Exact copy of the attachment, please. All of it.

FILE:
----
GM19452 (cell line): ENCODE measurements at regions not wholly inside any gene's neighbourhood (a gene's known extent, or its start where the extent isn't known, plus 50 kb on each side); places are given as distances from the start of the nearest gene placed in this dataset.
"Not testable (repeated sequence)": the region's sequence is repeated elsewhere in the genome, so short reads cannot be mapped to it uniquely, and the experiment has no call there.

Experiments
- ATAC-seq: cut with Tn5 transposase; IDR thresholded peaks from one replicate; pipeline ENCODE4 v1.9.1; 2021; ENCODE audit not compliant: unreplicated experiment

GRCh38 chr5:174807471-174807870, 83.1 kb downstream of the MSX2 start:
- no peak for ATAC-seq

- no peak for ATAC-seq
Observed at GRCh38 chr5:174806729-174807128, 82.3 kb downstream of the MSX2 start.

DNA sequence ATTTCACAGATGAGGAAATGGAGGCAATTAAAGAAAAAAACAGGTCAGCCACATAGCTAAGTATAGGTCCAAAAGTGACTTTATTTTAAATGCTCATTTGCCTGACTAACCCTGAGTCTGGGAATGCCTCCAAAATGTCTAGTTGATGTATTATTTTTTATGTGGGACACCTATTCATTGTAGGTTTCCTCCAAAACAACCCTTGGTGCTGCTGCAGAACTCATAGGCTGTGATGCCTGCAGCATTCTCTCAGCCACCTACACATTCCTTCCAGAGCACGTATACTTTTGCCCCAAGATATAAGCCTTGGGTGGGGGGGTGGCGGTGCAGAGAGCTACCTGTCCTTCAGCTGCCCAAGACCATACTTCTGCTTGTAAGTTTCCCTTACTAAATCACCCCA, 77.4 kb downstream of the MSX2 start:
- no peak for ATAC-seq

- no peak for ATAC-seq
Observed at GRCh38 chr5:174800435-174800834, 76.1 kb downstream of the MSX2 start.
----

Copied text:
GM19452 (cell line): ENCODE measurements at regions not wholly inside any gene's neighbourhood (a gene's known extent, or its start where the extent isn't known, plus 50 kb on each side); places are given as distances from the start of the nearest gene placed in this dataset.
"Not testable (repeated sequence)": the region's sequence is repeated elsewhere in the genome, so short reads cannot be mapped to it uniquely, and the experiment has no call there.

Experiments
- ATAC-seq: cut with Tn5 transposase; IDR thresholded peaks from one replicate; pipeline ENCODE4 v1.9.1; 2021; ENCODE audit not compliant: unreplicated experiment

GRCh38 chr5:174807471-174807870, 83.1 kb downstream of the MSX2 start:
- no peak for ATAC-seq

- no peak for ATAC-seq
Observed at GRCh38 chr5:174806729-174807128, 82.3 kb downstream of the MSX2 start.

DNA sequence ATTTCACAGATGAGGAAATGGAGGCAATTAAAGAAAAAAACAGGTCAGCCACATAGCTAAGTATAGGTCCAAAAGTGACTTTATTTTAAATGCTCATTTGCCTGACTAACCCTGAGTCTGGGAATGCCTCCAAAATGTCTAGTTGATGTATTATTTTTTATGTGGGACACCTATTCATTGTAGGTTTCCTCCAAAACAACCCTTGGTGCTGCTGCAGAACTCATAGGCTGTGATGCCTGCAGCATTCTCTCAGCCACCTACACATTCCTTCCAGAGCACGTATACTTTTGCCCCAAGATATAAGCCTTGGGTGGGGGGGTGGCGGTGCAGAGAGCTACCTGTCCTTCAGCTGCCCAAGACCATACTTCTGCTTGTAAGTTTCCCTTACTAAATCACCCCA, 77.4 kb downstream of the MSX2 start:
- no peak for ATAC-seq

- no peak for ATAC-seq
Observed at GRCh38 chr5:174800435-174800834, 76.1 kb downstream of the MSX2 start.